History’s Ultimate Nomads

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Ever since their exodus out of Egypt, Jews have wandered through regions, countries and continents, emerging as history’s ultimate nomads. For centuries, Jewish communities have been prone to appear, disappear and reappear almost anywhere, belonging everywhere and yet nowhere. In a series of television documentaries, the audience journeys through the long and sometimes tragic, yet noble story of the Jews across history.

For 1500 years, Jews on the Iberian Peninsula played a significant role in the flourishing civilizations created by Muslims and Christians alike, becoming the largest and most distinguished Jewish community in Europe. But in 1492, they were expelled. Their legacy is physically and spiritually rooted in landmarks, archeological remains, documents and literature, customs and legends and still, for almost 500 years, their heritage was in the shadows and off limits. For too long, Spain chose to live without an important part of its history. Why where the Jews expelled from Spain and how did they become taboo? What remains of the Jews in the collective memory of the Spaniard and what is being done to change the perspective on the Jews? This visual Journey through Jewish Spain recollects the drama that took place 500 years ago through the eyes of present-day Spain, its sights, sounds and people.

In 1492, more than 100.000 Jewish refugees expelled from Spain, crossed the border to Portugal, near the villages of Castelo de Vide and Marvao, reinforcing the native vibrant Jewish community of Portugal. But in 1496, 4 years after the Jews where expelled from Spain, a political manoeuvre taken by King Manuel of Portugal had a destructive impact on the Jewish community of Portugal. Unlike in Spain, where Jews got to choose between conversion or expulsion, In Portugal the majority of the Jews were Baptised by force. This visual Journey through Jewish Portugal recollects their heritage of, first as Jews and later as New Christians. Some historians claim that in 1497 and before they were forced to convert, Jews made up one fifth of the total Portuguese population. Though the present Jewish community of Portugal is one of the smallest in the world, in many Portuguese veins runs Jewish blood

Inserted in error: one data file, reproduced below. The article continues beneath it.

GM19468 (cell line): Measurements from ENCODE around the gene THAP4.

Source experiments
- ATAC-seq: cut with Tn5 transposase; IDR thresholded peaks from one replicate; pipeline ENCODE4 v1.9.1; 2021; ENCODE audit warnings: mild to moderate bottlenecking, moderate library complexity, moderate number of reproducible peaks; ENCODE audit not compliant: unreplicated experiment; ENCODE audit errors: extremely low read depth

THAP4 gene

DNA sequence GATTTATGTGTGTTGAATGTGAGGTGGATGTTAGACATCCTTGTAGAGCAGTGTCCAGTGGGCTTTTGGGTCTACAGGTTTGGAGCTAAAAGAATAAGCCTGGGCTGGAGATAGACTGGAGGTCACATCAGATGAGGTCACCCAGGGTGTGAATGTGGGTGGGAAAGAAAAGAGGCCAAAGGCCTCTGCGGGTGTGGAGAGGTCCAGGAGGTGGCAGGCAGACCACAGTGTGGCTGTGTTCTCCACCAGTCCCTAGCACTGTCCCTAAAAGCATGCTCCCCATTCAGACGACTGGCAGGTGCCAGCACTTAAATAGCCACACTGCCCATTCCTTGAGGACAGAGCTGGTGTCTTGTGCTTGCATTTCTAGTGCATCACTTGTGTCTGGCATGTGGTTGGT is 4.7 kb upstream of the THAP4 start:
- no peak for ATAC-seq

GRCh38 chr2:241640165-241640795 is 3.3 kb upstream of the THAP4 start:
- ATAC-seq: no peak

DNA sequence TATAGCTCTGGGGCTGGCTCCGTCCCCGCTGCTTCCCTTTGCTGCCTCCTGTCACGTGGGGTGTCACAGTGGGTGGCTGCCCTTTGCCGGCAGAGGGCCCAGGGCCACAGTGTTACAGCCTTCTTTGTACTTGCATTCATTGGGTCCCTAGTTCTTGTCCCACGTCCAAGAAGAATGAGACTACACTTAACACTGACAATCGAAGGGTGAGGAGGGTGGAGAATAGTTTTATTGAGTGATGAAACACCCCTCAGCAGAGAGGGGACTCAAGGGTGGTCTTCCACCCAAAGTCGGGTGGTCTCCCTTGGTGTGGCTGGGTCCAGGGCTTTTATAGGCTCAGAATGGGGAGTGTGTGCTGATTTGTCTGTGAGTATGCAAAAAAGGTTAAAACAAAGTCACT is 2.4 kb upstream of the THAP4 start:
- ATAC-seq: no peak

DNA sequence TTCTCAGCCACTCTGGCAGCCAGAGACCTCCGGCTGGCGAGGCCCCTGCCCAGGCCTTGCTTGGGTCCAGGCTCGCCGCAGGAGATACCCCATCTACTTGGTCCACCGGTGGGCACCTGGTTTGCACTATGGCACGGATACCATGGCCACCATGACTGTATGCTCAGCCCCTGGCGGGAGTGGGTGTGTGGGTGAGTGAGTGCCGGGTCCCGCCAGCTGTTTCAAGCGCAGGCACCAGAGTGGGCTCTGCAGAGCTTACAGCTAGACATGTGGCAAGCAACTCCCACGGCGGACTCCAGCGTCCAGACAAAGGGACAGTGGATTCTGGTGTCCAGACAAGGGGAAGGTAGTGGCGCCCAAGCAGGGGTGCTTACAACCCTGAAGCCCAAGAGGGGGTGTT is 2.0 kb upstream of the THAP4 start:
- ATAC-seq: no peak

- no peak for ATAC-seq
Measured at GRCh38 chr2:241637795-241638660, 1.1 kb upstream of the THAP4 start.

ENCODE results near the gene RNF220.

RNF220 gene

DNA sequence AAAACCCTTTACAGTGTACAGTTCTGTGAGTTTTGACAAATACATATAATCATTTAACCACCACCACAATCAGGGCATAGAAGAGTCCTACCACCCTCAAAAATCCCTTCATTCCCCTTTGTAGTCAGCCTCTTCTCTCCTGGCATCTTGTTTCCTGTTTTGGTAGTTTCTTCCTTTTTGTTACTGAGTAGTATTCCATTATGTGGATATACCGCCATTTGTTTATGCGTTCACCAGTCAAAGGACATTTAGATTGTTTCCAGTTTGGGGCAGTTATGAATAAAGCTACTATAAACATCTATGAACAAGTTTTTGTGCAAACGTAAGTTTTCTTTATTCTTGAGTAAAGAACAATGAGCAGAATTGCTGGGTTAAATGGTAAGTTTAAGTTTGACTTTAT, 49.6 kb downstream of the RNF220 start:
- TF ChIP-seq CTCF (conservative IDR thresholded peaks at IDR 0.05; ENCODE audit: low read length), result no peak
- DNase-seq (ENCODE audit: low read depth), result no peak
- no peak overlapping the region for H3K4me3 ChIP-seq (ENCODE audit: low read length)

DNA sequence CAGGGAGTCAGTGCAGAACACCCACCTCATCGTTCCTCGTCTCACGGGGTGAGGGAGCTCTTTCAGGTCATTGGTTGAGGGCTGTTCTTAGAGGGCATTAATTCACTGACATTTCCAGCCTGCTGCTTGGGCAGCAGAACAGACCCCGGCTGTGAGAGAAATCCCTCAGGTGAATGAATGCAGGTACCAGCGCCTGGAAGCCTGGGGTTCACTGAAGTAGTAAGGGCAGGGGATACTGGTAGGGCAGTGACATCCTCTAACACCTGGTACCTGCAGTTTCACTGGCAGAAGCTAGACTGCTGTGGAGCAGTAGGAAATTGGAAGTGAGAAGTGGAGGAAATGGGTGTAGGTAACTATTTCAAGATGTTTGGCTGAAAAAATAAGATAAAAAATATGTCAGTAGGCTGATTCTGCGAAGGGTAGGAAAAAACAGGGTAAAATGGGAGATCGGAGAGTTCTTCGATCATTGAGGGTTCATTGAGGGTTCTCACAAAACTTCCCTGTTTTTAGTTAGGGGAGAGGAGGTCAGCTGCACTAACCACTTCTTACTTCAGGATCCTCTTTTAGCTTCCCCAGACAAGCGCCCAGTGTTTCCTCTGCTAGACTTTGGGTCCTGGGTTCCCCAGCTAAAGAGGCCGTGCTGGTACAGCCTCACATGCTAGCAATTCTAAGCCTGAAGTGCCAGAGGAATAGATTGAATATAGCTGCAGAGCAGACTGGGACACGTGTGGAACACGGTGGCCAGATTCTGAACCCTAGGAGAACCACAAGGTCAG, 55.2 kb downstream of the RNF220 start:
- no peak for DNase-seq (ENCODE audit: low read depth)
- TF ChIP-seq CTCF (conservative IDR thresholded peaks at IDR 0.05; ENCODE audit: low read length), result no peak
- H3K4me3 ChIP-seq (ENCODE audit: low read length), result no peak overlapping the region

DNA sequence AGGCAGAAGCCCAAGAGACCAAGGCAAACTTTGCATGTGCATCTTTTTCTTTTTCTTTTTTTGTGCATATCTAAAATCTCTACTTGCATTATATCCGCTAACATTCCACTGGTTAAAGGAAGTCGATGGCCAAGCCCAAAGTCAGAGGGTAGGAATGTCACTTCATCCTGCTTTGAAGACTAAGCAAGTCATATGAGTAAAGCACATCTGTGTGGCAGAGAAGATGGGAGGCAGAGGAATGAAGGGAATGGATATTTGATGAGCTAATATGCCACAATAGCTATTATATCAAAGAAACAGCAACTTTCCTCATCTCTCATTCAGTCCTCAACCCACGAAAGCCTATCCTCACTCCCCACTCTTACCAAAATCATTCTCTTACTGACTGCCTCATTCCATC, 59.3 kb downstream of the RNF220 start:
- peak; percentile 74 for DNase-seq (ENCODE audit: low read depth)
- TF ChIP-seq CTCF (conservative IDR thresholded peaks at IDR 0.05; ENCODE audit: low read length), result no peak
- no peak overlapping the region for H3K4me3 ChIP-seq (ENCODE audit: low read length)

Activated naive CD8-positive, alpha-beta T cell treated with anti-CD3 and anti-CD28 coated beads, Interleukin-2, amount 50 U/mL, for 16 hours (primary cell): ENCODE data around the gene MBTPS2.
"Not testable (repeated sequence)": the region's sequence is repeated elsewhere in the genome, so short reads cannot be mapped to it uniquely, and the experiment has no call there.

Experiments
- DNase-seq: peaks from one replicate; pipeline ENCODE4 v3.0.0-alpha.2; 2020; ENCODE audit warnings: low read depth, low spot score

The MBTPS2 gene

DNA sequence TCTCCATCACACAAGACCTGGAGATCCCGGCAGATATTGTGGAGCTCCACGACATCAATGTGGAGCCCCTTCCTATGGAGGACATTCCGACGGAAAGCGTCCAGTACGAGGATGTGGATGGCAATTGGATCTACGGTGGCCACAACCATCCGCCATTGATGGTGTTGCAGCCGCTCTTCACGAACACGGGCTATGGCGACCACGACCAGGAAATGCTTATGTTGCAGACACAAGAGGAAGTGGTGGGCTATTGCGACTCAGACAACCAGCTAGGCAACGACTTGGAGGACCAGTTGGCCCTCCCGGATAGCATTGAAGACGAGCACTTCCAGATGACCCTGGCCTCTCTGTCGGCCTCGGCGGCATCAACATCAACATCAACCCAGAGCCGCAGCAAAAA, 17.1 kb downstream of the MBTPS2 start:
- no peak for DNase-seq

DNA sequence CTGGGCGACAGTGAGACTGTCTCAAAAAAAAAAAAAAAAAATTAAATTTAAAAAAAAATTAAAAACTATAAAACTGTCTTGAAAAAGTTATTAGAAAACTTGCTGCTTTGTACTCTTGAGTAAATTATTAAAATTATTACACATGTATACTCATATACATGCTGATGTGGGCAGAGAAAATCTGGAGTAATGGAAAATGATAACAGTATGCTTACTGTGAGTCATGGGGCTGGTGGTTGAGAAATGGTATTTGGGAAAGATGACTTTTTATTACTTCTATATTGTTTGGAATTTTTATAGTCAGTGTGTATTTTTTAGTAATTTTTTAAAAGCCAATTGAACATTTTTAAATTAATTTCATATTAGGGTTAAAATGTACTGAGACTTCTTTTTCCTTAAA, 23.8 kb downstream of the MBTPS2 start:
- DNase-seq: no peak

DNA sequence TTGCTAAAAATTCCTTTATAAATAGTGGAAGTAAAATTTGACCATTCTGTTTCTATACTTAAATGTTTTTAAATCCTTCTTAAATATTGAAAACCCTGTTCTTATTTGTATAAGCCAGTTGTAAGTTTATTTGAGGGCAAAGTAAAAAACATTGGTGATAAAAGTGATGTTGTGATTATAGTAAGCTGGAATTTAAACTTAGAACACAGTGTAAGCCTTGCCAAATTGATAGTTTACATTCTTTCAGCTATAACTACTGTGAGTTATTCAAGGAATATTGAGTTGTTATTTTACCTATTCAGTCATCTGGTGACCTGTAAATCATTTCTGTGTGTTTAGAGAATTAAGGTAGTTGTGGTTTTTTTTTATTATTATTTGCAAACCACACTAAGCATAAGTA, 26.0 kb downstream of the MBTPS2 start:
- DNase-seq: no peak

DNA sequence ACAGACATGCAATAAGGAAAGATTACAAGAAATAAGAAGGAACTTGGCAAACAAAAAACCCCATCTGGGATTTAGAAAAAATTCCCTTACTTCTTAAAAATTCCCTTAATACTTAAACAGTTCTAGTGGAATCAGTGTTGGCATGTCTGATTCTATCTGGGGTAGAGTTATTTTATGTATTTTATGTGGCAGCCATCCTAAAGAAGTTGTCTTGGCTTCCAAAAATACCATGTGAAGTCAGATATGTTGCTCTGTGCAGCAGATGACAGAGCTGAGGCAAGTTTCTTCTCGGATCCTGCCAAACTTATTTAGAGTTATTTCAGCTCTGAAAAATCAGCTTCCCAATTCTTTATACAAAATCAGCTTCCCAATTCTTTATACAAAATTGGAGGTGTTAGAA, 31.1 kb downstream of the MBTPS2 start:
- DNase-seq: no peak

For most people, the connection between swinging and sensual Brazil and Judaism would be most unlikely. But the fact is that since its discovery, Jews have played a significant role in Brazilian history, though in general this is not being taught at school. In 1497, The Jewish community of Portugal was forced to convert to Christianity and the Jews became known as New Christians. As the power and pressure of the inquisition in Portugal grew, the newly discovered land of Brazil became a favourite destination for Jews converted to Catholicism, far away from the Inquisition. What was the role the New Christians filled in the process of colonization carried out the Portuguese in Brazil..? How did the Dutch invasion and rule of North eastern Brazil led to the revival of the Jewish Culture in South America and the construction of the oldest synagogue of the America’s? What became of this young and vibrant Jewish community after the Dutch where thrown out by the Portuguese and how did it led to the phenomenon called Marranism (In a society in which the authorities and the Catholic Church forbade things a way had to be found to practise the Jewish faith without people noticing it). This visual Journey through exotic Brazil, it sights, sounds and people with the participation of researchers, schollars and members of the Marrano community, gives the audience an insight on a piece of Hisory that has been hidden under the surface for too many years.

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